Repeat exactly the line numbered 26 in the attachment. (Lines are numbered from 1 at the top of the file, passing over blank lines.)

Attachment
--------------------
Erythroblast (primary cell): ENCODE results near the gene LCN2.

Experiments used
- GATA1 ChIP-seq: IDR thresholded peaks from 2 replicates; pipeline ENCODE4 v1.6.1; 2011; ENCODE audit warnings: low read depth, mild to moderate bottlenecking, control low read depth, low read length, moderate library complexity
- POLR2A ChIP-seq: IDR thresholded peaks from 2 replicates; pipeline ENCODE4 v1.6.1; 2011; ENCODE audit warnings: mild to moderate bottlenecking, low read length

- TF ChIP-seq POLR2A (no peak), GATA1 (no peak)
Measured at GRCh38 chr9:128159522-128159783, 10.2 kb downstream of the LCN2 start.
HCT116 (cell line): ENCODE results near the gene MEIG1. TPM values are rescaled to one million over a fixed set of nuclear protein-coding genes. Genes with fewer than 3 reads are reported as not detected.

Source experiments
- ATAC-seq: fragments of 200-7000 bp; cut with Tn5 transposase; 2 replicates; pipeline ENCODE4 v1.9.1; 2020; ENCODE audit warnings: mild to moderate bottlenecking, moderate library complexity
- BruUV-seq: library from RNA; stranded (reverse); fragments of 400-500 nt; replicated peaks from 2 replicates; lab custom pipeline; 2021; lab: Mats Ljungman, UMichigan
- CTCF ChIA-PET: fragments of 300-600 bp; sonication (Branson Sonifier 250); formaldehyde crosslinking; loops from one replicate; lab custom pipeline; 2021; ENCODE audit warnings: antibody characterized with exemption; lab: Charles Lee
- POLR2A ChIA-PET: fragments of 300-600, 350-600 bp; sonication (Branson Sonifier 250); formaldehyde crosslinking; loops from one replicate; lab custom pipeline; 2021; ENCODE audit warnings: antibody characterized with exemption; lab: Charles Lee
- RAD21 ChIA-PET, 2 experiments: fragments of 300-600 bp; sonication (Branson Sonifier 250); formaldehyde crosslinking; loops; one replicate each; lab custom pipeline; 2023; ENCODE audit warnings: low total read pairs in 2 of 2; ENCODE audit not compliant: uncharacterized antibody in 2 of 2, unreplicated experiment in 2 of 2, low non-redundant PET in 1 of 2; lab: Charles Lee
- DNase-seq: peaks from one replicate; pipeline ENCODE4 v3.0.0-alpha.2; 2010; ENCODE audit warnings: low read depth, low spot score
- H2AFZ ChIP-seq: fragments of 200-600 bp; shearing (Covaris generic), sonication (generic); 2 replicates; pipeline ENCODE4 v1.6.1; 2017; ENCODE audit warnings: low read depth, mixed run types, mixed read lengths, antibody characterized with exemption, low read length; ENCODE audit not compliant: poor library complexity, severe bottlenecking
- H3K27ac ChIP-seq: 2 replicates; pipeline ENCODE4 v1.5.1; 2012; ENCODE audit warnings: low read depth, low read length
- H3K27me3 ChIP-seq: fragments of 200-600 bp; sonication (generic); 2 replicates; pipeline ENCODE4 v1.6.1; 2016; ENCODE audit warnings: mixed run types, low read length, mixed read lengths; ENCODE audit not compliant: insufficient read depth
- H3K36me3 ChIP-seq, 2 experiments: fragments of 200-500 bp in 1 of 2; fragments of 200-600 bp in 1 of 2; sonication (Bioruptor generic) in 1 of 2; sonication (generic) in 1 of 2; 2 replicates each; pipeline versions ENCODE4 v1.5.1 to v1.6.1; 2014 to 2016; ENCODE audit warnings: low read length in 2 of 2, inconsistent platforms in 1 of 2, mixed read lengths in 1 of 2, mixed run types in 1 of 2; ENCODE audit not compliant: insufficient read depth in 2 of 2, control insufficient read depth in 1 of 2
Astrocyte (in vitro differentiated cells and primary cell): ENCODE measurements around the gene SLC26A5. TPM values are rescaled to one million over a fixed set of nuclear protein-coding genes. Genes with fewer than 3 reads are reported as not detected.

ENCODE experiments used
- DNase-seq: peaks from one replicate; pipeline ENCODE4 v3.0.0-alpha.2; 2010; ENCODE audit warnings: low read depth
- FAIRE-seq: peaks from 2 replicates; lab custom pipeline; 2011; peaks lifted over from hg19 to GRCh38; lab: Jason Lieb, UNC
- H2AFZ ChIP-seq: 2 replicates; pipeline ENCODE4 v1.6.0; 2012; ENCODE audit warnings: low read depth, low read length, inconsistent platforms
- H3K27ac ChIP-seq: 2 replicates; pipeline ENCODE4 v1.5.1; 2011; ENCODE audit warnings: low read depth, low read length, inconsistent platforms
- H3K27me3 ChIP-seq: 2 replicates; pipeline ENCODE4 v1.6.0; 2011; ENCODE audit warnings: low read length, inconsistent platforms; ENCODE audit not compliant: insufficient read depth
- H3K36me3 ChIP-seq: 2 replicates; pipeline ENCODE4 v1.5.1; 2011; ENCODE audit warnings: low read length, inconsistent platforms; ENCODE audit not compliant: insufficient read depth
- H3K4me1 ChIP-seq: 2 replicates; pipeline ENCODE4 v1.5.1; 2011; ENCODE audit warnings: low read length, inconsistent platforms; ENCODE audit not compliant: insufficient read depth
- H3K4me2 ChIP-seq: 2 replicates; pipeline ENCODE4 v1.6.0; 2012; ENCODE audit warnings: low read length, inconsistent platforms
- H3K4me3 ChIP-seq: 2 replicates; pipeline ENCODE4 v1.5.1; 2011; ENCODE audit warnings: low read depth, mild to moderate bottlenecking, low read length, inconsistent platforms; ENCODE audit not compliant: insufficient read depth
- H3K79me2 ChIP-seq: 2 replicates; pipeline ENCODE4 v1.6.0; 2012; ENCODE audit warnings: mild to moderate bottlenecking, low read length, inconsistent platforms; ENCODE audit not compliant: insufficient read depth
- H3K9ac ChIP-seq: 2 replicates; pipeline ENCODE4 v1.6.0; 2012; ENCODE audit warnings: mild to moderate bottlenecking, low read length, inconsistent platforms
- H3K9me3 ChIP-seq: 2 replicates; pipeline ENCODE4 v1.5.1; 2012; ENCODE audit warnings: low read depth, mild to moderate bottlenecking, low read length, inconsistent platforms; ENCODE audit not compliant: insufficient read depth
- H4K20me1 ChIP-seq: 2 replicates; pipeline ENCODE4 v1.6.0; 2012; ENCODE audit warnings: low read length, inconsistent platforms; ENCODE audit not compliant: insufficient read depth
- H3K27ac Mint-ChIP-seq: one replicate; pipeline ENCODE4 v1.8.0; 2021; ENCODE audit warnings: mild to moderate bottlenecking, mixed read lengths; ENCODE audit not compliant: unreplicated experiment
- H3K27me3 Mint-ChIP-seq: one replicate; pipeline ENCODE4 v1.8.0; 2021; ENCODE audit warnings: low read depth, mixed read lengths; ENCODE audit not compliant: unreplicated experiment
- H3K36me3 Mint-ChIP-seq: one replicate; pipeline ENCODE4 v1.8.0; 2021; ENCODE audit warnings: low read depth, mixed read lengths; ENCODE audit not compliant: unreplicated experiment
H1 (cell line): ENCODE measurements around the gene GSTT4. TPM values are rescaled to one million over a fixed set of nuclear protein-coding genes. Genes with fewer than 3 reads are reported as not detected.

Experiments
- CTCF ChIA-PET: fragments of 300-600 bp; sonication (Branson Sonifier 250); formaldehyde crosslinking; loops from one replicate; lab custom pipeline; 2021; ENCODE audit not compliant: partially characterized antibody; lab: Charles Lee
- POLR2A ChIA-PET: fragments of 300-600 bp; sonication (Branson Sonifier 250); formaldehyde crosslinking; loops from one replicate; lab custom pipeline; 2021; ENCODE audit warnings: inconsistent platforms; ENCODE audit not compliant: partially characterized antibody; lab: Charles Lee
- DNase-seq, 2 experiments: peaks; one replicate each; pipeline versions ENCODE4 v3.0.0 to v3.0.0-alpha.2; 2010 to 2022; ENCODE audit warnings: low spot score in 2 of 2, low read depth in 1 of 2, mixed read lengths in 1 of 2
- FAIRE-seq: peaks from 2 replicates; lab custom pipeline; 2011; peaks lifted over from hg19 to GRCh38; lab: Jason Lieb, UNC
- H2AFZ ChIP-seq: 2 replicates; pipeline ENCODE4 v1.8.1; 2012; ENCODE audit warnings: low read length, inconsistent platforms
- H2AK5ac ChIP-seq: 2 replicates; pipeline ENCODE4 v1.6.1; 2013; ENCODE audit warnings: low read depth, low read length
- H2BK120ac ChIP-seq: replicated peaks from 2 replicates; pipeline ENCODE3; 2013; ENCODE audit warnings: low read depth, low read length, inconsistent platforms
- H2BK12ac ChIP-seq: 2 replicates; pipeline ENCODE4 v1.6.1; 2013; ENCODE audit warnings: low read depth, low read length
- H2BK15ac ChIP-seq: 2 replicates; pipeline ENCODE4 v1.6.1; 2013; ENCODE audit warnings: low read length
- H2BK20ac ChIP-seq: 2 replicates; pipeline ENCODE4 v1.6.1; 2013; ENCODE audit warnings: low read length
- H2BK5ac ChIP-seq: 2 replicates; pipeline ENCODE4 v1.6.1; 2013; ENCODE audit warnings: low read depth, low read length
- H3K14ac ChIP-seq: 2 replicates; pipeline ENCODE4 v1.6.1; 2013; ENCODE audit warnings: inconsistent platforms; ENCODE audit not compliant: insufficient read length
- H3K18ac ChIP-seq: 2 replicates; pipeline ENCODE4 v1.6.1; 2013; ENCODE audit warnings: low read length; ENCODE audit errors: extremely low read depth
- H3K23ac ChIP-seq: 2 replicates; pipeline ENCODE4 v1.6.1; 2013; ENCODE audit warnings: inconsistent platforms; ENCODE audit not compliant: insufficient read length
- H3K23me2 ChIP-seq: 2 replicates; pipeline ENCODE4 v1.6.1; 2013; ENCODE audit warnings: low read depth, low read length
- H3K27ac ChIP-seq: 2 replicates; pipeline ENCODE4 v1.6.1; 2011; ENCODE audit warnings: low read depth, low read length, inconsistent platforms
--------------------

- H3K36me3 ChIP-seq: 2 replicates; pipeline ENCODE4 v1.5.1; 2011; ENCODE audit warnings: low read length, inconsistent platforms; ENCODE audit not compliant: insufficient read depth